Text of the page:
He also advised me that if I ever do get an audit and the W2-G part is a big number, get a tax man that really is familiar with IRS gambling rules. He also said, if during the audit, the guy (IRS) doing the audit seems to not be familiar with gambling, try to get an extension for some reason and hope to get one that is familiar with gambling rules. Smart tax man and an ignorant auditor do not mix very well.
     
  12. BeeeJay

    BeeeJay President of The Red Lobster Hostess Satisfaction

    Joined:
    Aug 23, 2008
    Messages:
    7,725
    Location:
    Chicago & Jersey City
    Trips to Las Vegas:
    85
    also keep in mind the IRS is severely understaffed in the auditing area and they must focus their resources on those areas that will bring them revenue. there are also some consumer protection rules that preclude them from the stereotypical witch hunts of the past which may scare many.

    By definition gambling is a zero-sum game. Actually a negative for the player. There is no money to be made in auditing small time W-2G offsets with losses, NONE. Best case they are making a few bucks off an innocent player who didn't keep the onerous records.

    All this said, it never hurts to know what you need to put together, like I said, everyone has a very different tolerance for risk and worry.

    BTW, never heard of anyone getting audited at all for any of this crap. The $1,200 reporting requirement is a joke. It should be more like $25,000. It is a total waste of everyones time and bad for the gaming industry.
     
  13. jr7110

    jr7110 VIP Whale

    Joined:
    Jan 13, 2009
    Messages:
    1,022
    Trips to Las Vegas:
    28
    I won a $10,000.00 third prize last March in that big Megamillions record jackpot lottery and the taxes were taken out when I was paid by the NY State Lottery so I have all the proper paperwork for my taxes.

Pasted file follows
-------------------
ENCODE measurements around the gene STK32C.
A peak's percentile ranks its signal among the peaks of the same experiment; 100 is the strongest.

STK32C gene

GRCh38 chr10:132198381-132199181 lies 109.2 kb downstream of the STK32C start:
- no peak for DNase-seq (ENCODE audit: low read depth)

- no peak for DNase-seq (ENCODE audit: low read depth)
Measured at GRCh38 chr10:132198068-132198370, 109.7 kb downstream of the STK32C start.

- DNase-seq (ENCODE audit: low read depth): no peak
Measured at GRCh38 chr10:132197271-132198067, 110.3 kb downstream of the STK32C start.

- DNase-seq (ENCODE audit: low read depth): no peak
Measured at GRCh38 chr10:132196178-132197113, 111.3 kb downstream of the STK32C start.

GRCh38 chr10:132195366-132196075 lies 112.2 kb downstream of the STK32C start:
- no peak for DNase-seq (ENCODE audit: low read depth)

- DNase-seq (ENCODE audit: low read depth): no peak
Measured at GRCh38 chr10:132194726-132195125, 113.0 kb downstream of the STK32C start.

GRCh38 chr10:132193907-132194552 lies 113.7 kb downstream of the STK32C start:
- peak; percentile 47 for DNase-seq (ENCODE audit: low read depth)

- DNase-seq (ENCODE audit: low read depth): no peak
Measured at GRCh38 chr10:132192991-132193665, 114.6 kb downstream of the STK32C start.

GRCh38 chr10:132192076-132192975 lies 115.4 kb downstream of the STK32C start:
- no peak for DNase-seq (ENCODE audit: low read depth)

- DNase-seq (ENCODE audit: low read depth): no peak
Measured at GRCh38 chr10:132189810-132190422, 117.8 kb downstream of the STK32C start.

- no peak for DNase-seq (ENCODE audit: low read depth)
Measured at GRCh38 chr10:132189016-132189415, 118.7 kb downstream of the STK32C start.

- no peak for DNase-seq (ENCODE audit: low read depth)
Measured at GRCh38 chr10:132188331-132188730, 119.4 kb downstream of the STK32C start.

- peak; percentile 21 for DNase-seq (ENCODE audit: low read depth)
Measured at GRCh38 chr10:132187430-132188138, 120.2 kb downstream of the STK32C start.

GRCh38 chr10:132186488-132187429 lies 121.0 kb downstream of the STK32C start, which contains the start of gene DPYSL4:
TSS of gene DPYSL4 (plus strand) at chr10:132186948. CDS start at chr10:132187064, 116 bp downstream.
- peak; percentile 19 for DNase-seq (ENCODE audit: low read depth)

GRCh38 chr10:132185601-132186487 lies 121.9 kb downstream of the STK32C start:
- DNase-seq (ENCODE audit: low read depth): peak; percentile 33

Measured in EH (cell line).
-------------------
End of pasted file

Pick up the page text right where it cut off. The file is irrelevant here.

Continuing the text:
What happens if you just submit the W2-G's you were issued and do not file for any losses of any kind - can that still trigger an audit? I have had the usual wins and losses that everyone has at a slot machine but only file the W2-G's that I am issued when I win over $1200 in one shot. I have never in my life seen anyone at any casino sitting there with a ledger writing down every spin of the wheels on a slot machine. It just sounds insane for the IRS to require that - and the names of the people you were with???
     
  14. suecasey

    suecasey Low-Roller

    Joined:
    Jul 16, 2006
    Messages:
    160
    Location:
    North Las Vegas
    Trips to Las Vegas:
    100
    All you have to do is claim the total of your W2G's on the "miscellaneous income" line on the first page of your return, and then claim that same total as a deduction for gambling losses on your itemized deductions schedule. You can claim losses for the amount of your claimed winnings, but not more.

    You do NOT send the IRS win-loss statements, which say on them that they may or may not be accurate. They are intended for your own use only, and, as the one from Stations says, "to support your own gambling records."

    If you keep a gambling log (I don't), do NOT send it to the IRS. This is for your use only if you are audited.

    The IRS already knows about your W2G's, as the casino sends it to them. This is why the casino needs your social security # when they pay you the winnings.
     
    • Like Like x 1
  15. jr7110

    jr7110 VIP Whale

    Joined:
    Jan 13, 2009
    Messages:
    1,022
    Trips to Las Vegas:
    28
    This is great information - thank you.
     
  16. Joe

    Joe VIP Whale

    Joined:
    Sep 11, 2009
    Messages:
    11,335
    Location:
    Wisconsin
    Trips to Las Vegas:
    175
    I couldn't agree more. This $ amount goes back decades but there is no way the gov will raise the reporting amount.

    Even though I wonder how many people actually pay taxes on 3-4 W2Gs w/o submitting off setting losses.
     
    Christmas
    My wife's birthday
  17. BeeeJay

    BeeeJay President of The Red Lobster Hostess Satisfaction

    Joined:
    Aug 23, 2008
    Messages:
    7,725
    Location:
    Chicago & Jersey City
    Trips to Las Vegas:
    85
    I'll bet there are a decent chunk of people who don't itemize who really get screwed. It wouldn't be for big dollars, but it might be big dollars for them.

    In a big city it is hard to imagine, but I can easily imagine people in less expensive parts of the country with lower wages and lower itemized deductions having an issue.